Vanessa Liell a Partner at Orizontas
Orizontas, a new corporate advisory, recently held a roundtable briefing for business leaders across corporate, technology, finance and media sectors. It focused on the issues that will dominate the state and federal elections due this year, and quickly turned to the national and geopolitical challenges as we emerge from COVID-19 into a war in Europe, local weather catastrophes and the practical day-to-day issues Australian businesses are grappling with as they launch into 2022.
• The impact of the war in Europe on energy costs and security and the implications for transitions to lower carbon,
• The tightening economy with wage rises, interest rates and cost of living,
• The ability of Australia to compete effectively globally and the need to foster innovation and entrepreneurialism,
• The lack of diversity at all levels including boards and executive teams, and
• The talent shortages in Australia exacerbated by the border closures.
These challenges are not new but are heightened as we recover from the pandemic and navigate international relations including trade and supply chains in the current context. Regardless of who wins the elections, nationally and in South Australia, Victoria and New South Wales, there is an opportunity for industry to get in on the ground floor of a significant policy re-set and have a constructive voice in what will be a robust ongoing dialogue this year.
There is an opportunity for business leaders to influence this policy re-set – and given the reputational stakes are so high it would be wise for brands to take a proactive position. The alternative is to risk having the gap filled by your competitors, regulators or detractors or worse still, subject your business to the consequences of inertia.
However, with so many competing demands, the challenge is where to start with proactive engagement of stakeholders, particularly government to influence the policy agenda, build brand and reputation and mitigate risk in a volatile environment.
Key actions brands can take:
• Defining what you stand for – many brands struggle to define this, however if successful, it will underpin everything you do and drive both your internal and external reputation.
• A story you can tell – your corporate narrative sets the foundation for communication and engagement. If you can’t explain simply and in plain English your purpose, the impact you have and why you exist, it would be worth investing now in getting this right.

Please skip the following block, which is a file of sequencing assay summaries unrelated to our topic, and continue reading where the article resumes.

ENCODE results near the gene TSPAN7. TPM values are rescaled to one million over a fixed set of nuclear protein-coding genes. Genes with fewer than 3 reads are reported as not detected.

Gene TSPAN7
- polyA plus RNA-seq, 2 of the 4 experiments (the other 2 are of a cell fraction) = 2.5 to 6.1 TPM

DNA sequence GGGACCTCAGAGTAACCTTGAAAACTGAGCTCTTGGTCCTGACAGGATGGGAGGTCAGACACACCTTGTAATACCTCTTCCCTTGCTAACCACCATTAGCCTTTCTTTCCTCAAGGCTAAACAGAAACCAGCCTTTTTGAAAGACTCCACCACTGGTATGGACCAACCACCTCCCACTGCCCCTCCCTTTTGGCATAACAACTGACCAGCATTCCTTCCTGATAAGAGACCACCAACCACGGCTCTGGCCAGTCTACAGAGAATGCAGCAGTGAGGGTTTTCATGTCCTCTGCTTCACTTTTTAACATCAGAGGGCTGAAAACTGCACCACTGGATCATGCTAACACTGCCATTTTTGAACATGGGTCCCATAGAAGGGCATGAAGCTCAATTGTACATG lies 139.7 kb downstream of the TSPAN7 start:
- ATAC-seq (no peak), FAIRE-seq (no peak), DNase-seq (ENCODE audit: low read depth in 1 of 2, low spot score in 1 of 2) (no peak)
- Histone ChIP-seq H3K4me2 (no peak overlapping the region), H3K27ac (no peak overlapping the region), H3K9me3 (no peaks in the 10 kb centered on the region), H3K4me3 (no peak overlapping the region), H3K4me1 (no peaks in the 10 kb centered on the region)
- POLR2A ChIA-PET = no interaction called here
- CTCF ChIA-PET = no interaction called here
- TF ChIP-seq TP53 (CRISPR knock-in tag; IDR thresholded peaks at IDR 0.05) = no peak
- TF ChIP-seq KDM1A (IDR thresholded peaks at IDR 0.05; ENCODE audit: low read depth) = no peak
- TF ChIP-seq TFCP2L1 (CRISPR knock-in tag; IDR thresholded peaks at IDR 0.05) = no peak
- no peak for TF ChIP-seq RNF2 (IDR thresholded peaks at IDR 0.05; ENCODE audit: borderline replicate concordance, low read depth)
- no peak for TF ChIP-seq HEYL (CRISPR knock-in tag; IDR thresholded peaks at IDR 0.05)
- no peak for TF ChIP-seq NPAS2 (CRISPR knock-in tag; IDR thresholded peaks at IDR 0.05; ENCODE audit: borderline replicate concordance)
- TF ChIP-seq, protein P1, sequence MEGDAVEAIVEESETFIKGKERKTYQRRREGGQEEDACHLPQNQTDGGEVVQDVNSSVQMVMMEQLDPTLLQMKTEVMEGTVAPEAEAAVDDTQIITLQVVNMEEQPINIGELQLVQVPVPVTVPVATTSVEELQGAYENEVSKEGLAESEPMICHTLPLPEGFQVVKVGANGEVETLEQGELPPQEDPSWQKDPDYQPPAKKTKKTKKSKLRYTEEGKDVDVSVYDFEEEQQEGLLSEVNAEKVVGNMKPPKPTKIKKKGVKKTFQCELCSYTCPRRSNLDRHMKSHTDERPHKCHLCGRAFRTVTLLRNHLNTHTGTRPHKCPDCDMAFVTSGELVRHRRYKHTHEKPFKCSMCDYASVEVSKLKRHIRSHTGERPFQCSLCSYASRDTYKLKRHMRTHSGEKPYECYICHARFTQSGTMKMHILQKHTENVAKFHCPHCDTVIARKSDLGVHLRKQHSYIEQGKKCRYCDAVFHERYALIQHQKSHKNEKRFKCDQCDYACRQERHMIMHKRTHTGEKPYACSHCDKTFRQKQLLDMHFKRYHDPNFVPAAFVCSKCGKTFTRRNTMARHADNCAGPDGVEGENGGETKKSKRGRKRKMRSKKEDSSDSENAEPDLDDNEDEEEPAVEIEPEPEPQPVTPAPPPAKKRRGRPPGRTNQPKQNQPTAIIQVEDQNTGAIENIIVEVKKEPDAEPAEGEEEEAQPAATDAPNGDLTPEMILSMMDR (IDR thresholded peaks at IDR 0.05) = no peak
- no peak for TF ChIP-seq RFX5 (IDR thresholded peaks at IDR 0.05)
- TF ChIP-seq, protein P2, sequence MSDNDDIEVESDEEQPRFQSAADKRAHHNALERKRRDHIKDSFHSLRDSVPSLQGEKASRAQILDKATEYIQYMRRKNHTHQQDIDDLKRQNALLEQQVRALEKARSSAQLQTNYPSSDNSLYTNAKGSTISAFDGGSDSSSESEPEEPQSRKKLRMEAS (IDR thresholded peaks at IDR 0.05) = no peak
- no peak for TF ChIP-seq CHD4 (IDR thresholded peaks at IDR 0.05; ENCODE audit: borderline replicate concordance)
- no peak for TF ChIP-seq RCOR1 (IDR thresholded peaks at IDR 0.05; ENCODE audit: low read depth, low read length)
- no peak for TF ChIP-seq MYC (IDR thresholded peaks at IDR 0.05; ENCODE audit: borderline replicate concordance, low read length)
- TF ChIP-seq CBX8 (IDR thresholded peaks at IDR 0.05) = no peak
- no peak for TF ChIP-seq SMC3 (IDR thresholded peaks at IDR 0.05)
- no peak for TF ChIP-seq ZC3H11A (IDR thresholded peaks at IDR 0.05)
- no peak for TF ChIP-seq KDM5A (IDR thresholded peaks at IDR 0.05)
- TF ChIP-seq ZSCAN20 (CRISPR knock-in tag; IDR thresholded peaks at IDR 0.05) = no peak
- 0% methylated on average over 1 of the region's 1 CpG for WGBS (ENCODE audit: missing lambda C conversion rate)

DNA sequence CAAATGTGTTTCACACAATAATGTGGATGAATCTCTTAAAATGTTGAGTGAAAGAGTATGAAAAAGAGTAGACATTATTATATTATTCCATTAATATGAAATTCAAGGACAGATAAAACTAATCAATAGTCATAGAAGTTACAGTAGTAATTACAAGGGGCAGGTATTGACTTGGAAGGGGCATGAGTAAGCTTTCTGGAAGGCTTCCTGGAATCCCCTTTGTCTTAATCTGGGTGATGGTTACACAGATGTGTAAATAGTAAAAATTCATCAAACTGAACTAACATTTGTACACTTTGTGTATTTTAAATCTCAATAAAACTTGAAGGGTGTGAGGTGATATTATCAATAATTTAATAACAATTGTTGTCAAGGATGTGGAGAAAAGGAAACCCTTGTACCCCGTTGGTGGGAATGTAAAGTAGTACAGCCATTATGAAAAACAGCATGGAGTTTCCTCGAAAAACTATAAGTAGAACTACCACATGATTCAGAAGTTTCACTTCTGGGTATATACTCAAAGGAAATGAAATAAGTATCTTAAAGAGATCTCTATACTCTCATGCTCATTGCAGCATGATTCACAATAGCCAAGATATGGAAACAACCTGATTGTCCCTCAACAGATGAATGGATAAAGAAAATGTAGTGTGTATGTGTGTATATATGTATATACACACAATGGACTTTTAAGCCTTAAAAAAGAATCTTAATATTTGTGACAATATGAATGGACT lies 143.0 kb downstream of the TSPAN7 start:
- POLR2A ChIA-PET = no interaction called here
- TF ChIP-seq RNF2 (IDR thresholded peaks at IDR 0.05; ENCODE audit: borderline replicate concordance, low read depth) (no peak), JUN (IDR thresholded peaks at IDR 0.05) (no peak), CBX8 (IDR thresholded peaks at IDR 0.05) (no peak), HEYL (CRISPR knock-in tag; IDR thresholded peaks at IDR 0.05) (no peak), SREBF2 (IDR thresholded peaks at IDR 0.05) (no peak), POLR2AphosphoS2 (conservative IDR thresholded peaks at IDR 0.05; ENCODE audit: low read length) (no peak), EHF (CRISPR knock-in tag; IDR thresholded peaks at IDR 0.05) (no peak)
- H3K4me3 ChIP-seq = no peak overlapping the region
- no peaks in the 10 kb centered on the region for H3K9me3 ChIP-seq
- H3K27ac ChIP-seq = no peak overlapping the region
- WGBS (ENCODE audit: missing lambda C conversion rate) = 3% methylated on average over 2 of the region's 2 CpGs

• Issues and risk mitigation – Warren Buffet famously said: “It takes 20 years to build a reputation and five minutes to ruin it.” We have seen numerous brands struggle with the response to the Russian invasion of the Ukraine. The difference in those that succeed is they can respond (not react) because they are prepared.
• Strategy – the days of designating your environmental and social initiatives to ancillary add-ons are behind us. Your Environment, Social and Governance (ESG) impact will need to be benchmarked, mapped and defined – however your ability to communicate how you will improve your performance in an honest, transparent, and accessible way will be key to building trust and reputation.
• Strategic communications – “We’re not just fighting an epidemic; we’re fighting an infodemic,” said Tedros Adhanom Ghebreyesus, Director-General of the World Health Organization (WHO), referring to the excessive amount of unverified information that flooded every channel in every country during COVID-19, and paralysed all parties from governments to consumers who simply didn’t know who to trust or how to act. You are unlikely to be able to change the global environment, however one thing you can change is investment by your brand in high quality, purposeful and effective communication.
Proactive strategic communications should align to influence all your stakeholders – including government – with a consistent and powerful engagement. Given the year ahead, smart brands will be working out now how they will drive the agenda, rather than wait for it.